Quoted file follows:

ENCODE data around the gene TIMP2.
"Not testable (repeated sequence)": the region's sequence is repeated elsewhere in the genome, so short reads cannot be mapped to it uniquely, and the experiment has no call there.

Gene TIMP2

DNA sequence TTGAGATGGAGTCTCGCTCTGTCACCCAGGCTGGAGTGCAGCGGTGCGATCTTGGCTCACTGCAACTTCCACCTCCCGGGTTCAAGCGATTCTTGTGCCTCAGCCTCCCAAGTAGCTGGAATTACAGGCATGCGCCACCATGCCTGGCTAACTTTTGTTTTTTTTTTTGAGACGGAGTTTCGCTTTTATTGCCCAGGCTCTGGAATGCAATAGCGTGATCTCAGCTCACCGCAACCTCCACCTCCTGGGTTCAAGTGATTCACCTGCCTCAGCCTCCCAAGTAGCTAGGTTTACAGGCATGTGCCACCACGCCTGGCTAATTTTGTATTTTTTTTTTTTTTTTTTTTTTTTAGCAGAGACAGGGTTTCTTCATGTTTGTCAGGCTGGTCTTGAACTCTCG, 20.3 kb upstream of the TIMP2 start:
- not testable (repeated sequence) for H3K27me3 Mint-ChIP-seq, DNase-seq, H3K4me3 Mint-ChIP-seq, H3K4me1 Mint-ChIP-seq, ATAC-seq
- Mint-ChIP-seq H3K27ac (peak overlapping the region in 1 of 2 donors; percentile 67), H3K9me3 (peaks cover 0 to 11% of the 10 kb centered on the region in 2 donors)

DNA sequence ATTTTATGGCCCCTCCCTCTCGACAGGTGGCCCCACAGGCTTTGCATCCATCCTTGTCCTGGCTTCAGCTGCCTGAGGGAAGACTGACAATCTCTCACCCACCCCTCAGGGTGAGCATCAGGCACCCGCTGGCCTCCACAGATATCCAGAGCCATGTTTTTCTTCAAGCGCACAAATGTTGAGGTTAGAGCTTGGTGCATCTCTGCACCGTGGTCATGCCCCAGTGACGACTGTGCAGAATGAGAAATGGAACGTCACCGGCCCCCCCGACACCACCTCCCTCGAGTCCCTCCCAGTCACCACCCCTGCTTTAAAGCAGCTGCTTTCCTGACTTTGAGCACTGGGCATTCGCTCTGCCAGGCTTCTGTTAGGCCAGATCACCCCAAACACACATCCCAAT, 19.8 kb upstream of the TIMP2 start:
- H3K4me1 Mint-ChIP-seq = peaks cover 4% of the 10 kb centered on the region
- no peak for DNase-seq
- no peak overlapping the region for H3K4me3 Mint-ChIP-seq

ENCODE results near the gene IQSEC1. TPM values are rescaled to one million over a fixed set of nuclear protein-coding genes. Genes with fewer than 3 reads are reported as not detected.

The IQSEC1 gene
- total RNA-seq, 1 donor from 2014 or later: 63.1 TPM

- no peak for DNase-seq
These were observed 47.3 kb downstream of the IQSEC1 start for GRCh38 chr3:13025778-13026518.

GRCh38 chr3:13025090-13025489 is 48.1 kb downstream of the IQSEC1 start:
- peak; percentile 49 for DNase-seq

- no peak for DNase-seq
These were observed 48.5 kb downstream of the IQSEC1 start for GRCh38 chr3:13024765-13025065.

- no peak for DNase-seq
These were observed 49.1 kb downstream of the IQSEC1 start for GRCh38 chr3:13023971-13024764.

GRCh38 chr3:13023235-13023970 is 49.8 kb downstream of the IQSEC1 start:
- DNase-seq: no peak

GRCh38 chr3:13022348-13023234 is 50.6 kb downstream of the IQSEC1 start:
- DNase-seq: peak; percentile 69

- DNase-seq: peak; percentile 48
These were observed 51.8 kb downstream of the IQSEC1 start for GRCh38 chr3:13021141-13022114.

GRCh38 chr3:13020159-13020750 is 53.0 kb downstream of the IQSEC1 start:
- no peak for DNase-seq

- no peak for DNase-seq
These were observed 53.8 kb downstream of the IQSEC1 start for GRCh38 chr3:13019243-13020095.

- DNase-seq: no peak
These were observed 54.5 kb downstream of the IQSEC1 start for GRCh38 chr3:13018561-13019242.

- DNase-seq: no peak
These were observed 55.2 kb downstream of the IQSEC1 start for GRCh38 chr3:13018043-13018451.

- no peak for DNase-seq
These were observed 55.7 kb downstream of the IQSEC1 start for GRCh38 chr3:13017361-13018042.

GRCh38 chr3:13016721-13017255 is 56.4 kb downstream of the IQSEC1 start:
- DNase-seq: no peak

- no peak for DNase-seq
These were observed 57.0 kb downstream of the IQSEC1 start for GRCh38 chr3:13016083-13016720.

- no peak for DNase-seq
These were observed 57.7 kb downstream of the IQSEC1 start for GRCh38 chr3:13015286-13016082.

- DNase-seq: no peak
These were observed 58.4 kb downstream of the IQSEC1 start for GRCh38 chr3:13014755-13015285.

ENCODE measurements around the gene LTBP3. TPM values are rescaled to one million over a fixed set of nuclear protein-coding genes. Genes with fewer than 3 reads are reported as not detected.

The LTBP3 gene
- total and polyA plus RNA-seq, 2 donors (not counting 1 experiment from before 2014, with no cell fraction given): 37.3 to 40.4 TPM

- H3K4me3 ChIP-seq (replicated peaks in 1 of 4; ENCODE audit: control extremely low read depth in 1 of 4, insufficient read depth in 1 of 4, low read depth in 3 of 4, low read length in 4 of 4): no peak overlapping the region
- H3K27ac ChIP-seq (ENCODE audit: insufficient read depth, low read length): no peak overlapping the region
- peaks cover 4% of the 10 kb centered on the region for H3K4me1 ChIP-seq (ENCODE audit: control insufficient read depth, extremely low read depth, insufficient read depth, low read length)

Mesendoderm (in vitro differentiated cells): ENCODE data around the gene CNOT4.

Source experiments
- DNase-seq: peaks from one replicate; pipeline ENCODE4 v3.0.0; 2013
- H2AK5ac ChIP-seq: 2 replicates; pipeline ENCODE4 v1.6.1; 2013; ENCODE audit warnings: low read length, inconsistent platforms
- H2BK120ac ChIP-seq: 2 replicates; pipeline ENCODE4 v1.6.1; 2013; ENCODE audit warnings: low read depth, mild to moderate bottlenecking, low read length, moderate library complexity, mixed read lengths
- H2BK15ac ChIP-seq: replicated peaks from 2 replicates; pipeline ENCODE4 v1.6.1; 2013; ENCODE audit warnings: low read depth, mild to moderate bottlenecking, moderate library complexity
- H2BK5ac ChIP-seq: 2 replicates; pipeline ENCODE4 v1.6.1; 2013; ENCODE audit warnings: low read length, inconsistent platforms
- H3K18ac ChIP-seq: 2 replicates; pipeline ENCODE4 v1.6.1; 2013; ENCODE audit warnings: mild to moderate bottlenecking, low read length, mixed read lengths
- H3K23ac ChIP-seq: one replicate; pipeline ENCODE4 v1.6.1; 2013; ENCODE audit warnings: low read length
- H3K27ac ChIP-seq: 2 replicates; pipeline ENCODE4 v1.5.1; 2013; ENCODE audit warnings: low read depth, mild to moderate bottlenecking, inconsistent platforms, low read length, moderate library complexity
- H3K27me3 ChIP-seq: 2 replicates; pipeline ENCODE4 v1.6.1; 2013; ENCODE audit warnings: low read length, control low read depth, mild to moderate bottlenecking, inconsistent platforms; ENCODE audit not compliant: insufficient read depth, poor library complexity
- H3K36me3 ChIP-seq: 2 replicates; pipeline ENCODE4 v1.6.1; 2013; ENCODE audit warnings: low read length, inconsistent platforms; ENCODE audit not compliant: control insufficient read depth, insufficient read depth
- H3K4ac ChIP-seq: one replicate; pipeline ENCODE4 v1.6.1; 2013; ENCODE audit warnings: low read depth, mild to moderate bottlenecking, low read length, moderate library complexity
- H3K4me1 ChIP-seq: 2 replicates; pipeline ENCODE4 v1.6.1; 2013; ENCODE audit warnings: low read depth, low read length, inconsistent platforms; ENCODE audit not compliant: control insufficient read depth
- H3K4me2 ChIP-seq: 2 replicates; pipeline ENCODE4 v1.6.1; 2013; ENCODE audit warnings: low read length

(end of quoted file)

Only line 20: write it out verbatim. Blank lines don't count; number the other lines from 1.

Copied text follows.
- no peak for DNase-seq